Here’s Where And When To See Space Shuttle Endeavour Today In California
Filed by KOSU News in US News.
September 21, 2012
The last leg of space shuttle Endeavour’s flight to its retirement home in Los Angeles is scheduled to begin at 8 a.m. Pacific time (11 a.m. ET), NASA says.
And the space agency has put together a timetable for Endeavour’s flybys that will give folks from San Francisco to Southern California a chance to see the shuttle aboard the jumbo jet that’s carrying it to L.A.
Here’s what NASA says:
“At 8 a.m. PDT, NASA Television will air the departure of Endeavour from Edwards Air Force Base as it begins its California flyover: http://www.nasa.gov/ntv
“The SCA [Shuttle Carrier Aircraft] and Endeavour will salute NASA’s Dryden Flight Research Center and the Edwards Air Force Base area after takeoff with a low flyby northbound to Sacramento and the San Francisco Bay Area.
“Any time after 9:30 a.m. PDT, watch for Endeavour from viewing locations that include the Bay Area Discovery Museum, Chabot Space and Science Center, the California State Capitol, Exploratorium, Lawrence Hall of Science and Monterey Bay Aquarium.
“Next the aircraft will travel south, making a pass over NASA’s Ames Research Center and Vandenberg Air Force Base before heading into the Los Angeles area.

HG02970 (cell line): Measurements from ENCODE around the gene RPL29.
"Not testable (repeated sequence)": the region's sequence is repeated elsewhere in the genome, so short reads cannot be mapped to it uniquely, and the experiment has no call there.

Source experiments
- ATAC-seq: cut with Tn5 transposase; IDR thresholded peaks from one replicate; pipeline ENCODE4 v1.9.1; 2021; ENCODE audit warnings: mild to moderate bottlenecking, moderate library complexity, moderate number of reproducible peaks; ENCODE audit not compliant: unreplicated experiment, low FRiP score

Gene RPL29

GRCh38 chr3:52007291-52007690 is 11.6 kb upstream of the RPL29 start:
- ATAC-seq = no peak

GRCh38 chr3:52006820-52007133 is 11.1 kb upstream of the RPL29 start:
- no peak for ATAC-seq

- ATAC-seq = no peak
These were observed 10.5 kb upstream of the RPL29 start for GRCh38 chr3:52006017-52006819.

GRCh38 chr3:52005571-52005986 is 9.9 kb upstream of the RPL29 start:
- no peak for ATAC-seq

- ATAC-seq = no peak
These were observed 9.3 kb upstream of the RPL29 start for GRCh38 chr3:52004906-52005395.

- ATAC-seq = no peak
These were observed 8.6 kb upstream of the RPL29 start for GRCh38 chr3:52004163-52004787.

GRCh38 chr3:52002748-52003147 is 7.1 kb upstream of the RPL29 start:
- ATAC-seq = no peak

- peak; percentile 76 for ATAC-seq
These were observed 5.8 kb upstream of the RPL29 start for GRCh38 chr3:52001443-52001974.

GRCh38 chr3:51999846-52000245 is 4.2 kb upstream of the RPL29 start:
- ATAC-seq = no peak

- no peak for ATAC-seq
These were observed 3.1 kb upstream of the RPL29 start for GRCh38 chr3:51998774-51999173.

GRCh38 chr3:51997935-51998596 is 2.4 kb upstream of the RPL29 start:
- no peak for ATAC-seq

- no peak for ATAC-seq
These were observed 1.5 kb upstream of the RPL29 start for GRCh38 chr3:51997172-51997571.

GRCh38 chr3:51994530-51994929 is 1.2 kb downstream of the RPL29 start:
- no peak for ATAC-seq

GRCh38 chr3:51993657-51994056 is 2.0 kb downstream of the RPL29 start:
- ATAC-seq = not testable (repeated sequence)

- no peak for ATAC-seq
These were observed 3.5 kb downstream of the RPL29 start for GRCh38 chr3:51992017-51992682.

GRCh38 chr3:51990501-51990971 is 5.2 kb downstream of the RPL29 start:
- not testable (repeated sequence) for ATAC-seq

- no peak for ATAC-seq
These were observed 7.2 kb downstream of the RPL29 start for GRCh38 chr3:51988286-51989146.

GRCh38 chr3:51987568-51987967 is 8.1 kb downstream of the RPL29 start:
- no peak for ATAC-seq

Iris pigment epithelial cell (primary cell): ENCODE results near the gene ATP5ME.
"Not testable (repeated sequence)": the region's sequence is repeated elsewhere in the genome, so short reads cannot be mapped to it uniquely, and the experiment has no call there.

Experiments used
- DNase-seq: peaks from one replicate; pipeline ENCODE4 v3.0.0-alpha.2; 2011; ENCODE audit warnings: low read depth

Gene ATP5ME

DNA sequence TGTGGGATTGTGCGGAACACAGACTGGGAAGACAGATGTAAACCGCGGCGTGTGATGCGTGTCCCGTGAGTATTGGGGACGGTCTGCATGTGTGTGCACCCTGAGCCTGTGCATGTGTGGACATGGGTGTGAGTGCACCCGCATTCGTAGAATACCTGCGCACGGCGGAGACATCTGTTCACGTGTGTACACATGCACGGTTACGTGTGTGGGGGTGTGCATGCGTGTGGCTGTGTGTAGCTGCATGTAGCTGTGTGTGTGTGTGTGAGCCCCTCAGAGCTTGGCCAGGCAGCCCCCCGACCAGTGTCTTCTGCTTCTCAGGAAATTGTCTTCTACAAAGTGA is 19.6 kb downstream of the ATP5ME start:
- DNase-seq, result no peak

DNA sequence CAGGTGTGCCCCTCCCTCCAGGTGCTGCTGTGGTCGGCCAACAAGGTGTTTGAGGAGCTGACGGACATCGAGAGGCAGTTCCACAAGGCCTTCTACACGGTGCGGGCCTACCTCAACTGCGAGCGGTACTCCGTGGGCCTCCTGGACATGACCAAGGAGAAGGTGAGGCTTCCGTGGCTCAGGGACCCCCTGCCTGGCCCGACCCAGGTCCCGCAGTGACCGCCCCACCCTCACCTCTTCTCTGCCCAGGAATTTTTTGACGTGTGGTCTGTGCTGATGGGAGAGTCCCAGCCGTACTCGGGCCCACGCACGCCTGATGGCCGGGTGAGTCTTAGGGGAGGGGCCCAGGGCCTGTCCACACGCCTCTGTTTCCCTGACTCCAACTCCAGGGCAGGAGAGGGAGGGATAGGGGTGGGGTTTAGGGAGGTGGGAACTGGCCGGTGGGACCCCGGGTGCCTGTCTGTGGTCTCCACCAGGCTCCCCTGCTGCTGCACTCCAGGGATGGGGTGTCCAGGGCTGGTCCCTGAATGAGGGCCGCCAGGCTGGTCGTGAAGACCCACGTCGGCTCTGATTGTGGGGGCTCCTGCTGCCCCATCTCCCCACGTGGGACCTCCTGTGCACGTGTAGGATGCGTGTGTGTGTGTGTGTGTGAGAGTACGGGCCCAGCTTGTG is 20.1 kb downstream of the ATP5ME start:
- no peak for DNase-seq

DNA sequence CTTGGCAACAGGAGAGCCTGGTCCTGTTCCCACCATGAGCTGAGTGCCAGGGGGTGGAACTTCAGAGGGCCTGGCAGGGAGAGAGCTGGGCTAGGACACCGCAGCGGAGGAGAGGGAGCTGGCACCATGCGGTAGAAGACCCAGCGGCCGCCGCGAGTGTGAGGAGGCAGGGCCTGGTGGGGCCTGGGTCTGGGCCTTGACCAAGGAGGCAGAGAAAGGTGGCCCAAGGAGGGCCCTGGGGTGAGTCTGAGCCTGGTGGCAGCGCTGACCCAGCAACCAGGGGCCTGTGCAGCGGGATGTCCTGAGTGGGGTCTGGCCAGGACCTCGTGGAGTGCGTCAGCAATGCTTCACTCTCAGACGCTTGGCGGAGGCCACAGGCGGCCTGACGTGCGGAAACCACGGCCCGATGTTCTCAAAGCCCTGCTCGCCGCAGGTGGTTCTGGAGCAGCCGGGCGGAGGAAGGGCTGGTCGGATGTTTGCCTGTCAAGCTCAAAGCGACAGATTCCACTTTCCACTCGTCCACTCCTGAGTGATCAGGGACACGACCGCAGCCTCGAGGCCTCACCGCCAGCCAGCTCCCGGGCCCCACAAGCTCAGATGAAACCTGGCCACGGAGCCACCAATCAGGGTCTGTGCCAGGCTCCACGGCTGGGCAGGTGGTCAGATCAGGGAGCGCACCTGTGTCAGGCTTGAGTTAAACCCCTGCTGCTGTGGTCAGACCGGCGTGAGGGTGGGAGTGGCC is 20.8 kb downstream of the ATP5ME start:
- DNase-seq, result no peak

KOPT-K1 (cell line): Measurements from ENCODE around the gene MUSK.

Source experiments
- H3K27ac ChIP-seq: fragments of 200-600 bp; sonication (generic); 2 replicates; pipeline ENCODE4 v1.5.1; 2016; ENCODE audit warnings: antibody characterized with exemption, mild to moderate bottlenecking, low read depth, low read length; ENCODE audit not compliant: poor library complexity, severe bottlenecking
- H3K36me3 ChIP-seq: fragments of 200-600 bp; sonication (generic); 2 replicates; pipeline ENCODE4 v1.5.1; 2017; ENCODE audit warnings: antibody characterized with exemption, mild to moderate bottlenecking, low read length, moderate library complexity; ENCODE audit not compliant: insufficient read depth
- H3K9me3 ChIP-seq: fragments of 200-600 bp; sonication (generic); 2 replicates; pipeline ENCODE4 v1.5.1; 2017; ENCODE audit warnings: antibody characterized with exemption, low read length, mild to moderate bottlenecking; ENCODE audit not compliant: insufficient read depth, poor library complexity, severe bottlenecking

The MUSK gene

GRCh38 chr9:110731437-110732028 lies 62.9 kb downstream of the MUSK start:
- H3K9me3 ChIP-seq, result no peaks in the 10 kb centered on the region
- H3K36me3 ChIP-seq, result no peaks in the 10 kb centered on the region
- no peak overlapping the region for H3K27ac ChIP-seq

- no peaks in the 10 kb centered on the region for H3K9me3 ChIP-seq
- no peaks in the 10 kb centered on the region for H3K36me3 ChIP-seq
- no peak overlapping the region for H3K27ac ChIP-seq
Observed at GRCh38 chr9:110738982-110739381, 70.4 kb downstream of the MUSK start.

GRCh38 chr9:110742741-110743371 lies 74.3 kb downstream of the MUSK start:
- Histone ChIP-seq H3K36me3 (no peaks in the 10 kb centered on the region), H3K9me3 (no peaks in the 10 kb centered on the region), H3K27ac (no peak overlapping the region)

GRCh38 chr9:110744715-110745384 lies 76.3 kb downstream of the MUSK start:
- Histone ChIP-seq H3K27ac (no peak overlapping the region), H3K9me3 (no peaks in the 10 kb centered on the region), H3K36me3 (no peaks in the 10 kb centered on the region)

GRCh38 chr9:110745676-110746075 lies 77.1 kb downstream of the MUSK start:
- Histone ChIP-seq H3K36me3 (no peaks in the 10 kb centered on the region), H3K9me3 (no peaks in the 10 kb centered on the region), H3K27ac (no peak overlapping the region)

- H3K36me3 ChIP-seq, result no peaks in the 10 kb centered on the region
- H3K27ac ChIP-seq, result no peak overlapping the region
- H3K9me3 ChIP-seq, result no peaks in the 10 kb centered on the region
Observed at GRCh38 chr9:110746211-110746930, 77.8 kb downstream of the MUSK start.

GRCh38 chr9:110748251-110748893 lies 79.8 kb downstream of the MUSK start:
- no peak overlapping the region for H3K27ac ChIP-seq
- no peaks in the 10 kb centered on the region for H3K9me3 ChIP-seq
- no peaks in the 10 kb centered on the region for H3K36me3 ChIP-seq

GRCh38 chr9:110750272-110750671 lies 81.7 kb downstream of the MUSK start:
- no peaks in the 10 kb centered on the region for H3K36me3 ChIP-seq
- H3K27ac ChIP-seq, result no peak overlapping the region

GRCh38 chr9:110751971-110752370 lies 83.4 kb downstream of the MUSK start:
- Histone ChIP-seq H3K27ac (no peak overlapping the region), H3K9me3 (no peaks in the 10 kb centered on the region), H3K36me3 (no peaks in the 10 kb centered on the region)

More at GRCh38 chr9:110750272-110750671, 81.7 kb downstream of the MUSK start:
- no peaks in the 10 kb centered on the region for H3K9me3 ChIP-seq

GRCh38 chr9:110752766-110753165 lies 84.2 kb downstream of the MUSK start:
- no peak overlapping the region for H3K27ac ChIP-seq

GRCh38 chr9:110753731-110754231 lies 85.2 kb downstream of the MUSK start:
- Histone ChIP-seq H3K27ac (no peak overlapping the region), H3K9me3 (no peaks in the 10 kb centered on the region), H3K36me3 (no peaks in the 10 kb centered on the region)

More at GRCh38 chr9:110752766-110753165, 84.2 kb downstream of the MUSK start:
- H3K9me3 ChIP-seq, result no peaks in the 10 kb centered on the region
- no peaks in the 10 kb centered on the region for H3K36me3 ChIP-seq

“Any time after 11:30 a.m., watch for flyovers of Endeavour passing landmarks such as the California Science Center, Columbia Memorial Space Center, Disneyland, The Getty Center, Griffith Observatory, Los Angeles City Hall, the Long Beach Aquarium of the Pacific, Malibu Beach, NASA’s Jet Propulsion Laboratory, the Queen Mary, Universal Studios and Venice Beach. Endeavour will land about 12:45 p.m., at Los Angeles International Airport (LAX) .
“During the four-and-a-half hour flight, social media users are encouraged to share their Endeavour sightings using the hashtags #spottheshuttle and #OV105, Endeavour’s vehicle designation.”
As the Los Angeles Times adds, “barring any local weather issues, the view from the ground should be good. The shuttle will be flying as low as 1,500 feet above ground level.” [Copyright 2012 National Public Radio]